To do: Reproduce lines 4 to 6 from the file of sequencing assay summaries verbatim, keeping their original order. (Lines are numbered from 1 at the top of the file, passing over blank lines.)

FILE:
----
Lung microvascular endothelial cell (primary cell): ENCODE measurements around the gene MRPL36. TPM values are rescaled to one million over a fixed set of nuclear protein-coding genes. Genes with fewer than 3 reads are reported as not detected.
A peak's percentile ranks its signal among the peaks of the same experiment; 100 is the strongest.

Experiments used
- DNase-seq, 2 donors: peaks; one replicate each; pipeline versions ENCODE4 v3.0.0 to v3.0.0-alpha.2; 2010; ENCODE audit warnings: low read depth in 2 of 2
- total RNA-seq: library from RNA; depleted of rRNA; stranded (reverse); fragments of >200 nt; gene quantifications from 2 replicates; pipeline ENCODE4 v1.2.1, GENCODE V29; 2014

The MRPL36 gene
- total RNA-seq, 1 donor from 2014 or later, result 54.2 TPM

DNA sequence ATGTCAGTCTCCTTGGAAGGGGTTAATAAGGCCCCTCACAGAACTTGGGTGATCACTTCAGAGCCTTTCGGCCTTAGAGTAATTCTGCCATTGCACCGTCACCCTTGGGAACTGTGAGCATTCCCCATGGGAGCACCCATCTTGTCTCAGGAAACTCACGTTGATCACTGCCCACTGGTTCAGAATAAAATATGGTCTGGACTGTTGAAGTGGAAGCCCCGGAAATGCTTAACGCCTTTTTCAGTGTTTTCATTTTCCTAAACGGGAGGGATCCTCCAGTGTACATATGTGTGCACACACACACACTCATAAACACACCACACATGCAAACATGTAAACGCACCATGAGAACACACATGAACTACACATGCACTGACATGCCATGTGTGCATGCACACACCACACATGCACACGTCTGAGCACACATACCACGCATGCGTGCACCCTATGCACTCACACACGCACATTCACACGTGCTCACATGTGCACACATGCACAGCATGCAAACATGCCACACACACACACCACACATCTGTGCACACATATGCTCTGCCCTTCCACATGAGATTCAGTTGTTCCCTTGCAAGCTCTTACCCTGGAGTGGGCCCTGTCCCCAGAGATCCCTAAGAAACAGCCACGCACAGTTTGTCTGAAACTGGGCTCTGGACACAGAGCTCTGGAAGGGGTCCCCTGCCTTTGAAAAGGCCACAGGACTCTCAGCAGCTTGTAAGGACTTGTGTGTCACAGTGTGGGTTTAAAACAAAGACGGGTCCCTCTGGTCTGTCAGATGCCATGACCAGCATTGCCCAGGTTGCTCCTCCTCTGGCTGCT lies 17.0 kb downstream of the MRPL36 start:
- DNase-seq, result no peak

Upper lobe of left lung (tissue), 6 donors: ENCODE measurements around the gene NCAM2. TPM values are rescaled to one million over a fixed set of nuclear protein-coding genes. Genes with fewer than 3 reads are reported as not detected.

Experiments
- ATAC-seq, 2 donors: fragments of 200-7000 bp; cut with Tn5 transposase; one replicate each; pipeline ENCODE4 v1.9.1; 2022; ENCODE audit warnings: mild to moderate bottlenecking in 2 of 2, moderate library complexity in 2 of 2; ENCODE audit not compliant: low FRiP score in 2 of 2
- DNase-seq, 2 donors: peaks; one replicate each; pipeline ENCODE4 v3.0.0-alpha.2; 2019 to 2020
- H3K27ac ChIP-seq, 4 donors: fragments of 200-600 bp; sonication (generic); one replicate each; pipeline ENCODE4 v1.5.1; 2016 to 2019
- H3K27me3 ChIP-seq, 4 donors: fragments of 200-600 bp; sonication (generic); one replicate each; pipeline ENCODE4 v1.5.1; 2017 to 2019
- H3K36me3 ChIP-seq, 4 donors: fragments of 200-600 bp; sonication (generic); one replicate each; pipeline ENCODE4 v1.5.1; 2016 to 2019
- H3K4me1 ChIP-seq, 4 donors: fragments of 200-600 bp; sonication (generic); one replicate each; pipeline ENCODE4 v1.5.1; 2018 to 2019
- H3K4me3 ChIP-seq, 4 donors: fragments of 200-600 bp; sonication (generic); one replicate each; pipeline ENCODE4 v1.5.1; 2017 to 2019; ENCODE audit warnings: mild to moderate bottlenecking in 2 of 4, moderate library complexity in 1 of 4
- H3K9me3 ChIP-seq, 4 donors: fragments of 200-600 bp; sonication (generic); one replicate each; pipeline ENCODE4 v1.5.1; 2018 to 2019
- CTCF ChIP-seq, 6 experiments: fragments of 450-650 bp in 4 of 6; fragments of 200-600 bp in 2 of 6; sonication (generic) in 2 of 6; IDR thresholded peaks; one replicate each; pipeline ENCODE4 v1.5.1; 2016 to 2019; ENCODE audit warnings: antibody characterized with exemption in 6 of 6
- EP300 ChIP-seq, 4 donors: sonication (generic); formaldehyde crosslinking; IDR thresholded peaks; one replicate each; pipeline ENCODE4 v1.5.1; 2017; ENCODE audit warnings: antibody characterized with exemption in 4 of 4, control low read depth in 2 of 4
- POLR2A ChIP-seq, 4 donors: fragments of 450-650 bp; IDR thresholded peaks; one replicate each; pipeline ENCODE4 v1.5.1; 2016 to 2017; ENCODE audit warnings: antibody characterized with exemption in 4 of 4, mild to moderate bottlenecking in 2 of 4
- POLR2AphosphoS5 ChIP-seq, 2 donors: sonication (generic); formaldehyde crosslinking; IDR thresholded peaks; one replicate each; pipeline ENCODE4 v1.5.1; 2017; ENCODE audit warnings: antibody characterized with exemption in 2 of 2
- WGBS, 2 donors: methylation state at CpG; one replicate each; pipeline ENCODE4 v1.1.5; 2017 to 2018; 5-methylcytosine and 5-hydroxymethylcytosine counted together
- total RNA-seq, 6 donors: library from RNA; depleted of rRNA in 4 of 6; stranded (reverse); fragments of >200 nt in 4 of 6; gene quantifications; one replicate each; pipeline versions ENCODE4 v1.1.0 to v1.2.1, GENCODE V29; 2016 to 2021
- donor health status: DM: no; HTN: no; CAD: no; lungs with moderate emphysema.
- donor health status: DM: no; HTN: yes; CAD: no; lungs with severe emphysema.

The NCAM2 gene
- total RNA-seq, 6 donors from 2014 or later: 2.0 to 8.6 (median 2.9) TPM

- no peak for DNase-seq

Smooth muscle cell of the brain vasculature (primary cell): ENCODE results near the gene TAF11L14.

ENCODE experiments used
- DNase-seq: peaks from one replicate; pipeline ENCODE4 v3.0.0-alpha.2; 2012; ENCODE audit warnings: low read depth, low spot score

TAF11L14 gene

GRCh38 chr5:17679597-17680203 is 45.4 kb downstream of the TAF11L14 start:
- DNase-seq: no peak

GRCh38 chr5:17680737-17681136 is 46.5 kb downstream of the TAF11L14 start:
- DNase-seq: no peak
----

- DNase-seq, 2 donors: peaks; one replicate each; pipeline versions ENCODE4 v3.0.0 to v3.0.0-alpha.2; 2010; ENCODE audit warnings: low read depth in 2 of 2
- total RNA-seq: library from RNA; depleted of rRNA; stranded (reverse); fragments of >200 nt; gene quantifications from 2 replicates; pipeline ENCODE4 v1.2.1, GENCODE V29; 2014

The MRPL36 gene